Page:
(CNN) -- As countless print- or TV-based news organizations continue their descent, the future of the news business still seems curiously bright.
Just sniff around online for a look at the multitude of startups and internet giants throwing their bets on the table.
Yahoo, one Web behemoth, plans to add three new blogs to its growing family on Monday.
Yahoo's network expansion was born from a 7-month-old venture called The Upshot. For this blog covering breaking news and analysis, Yahoo recruited several seasoned journalists.
The new properties will live under The Upshot brand, but each take their own names -- The Ticket for politics, The Lookout for national affairs, and The Cutline for media industry coverage.
At the helm of the project is Andrew Golis, a 27-year-old who came from Talking Points Memo, an online-only news network. There, Golis helped steer a rocket ship of a news startup at a time when there was little assurance that the Web needed or wanted another news source.
Now, here he is again, helping to launch another news brand.
"On one hand, it is a very crowded space," Golis said of the news industry. "On the other hand, I think we're actually fairly early in the shift to digital."
There's a lot of noise on the Web, but Yahoo says it has unique attributes that will help it stand out. In addition to a strong team that includes veterans of the Washington Post, Politico and Gawker Media, the 15-year-old Sunnyvale, California, internet company outfits its journalists with tools that analyze search trends and other data from Yahoo visitors.
While helpful, reporters are discouraged from leaning too heavily on those tools, Golis said.
"It's an asset that we have to help us understand what will resonate," he said, but, "it doesn't function as an assignment editor."
Yahoo operates one of the most-visited news websites, according to research firm ComScore. The Upshot accounts for more than a third of the Yahoo News audience, drawing 30 million visitors a month, according to Yahoo's own traffic reports.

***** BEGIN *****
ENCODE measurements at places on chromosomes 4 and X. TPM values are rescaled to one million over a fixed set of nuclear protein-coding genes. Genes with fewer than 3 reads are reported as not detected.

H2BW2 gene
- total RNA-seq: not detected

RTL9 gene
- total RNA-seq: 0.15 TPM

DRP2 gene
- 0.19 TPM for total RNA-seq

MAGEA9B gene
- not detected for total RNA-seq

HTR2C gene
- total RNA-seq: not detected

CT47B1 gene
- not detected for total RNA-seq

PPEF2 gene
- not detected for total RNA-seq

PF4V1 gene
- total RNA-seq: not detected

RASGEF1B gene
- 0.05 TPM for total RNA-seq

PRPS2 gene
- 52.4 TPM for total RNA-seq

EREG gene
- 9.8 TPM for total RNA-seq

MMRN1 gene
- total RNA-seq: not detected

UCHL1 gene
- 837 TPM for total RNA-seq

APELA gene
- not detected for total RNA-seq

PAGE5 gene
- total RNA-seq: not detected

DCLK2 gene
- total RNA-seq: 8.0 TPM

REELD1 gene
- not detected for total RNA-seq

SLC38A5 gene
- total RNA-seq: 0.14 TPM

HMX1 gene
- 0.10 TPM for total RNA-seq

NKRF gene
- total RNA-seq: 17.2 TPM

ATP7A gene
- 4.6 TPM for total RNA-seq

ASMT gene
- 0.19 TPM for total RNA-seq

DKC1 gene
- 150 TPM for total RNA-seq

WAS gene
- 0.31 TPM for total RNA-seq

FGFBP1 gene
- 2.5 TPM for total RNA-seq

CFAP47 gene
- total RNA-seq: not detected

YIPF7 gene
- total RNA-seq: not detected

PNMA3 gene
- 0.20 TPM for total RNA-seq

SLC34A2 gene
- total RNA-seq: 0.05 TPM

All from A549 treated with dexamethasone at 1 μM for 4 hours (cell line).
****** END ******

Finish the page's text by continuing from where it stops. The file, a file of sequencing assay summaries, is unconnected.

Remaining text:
Yahoo News (The Upshot excluded) is centered around syndicated articles from The Associated Press, Reuters and others. But just because Yahoo is ramping up efforts to produce more of its own content, don't expect the writing to take a partisan approach, said Golis and his boss.
"Because we rely largely on aggregation," said Mark Walker, head of Yahoo News, "Yahoo has a strong reputation for offering a very balanced view."
"Pure aggregation will only get you so far, even if you're really good at it," Walker said. He talked about using original reporting as a way to "differentiate" from the multitude of websites offering up wire stories.
"I think this is the most focused and largest effort that we've had in terms of original content," Walker said. The strategy also includes video productions -- a key to rival AOL's recent refocusing.
Yahoo may have a leg up on traditional news companies, which are "inventing new businesses while their legacy business struggles," Golis said. Yahoo "does not have a legacy business to worry about," he said.
Yahoo has ceded Web search, an area where the corporate name does carry a legacy, to partner Microsoft. The joint venture with Bing is a strategic move to level the playing field with Google, Raymie Stata, Yahoo's chief technology officer, said in a fireside chat at a conference this week.
The health of Yahoo's business came into question Thursday amid rumors of staff cuts. Perhaps an indication that editorial is an attractive growth area for Yahoo, Walker said he has no concerns about the future of his division -- though, it has no immediate plans to ramp up hiring, he said.
A team of nine Yahoo News reporters and editors, who contribute to The Upshot, will staff the new blogs.
"I don't see us ever hiring the number of reporters as, say, the New York Times or the Washington Post," Walker said, "because that's not really where Yahoo News lives."
In reality, the company that claims to be the biggest hirer of full-time journalists is neither of those. AOL, in expanding its hyper-local news project called Patch, says it plans to hire 500 reporters this year. It recently acquired the technology blog TechCrunch.
AOL provides its bloggers with analytics and audience-measurement tools similar to Yahoo's. (AOL and Yahoo are rumored to someday share a corporate love seat, according to reports of a merger. Yahoo Chief Carol Bartz declined to comment during the company's recent earnings call.)
"Our turnaround strategy is hinged on content," said David Eun, president of AOL Media. "Across the company, we are betting on content."
"They're making a clear statement," Sree Sreenivasan, a professor at the Columbia Graduate School of Journalism, said of AOL and Yahoo. "Journalism counts."
Web-only news properties garner significant attention from investors. Broker interest in the Huffington Post and TechCrunch (before it was acquired) was very high earlier this year on SecondMarket, a website that facilitates the sale of private stock, according to that company's quarterly report.
"It's not surprising that all this investment is happening in this area and all this growth," Sreenivasan said. "Despite what we hear about traditional media, there is now more media being produced and consumed than ever before."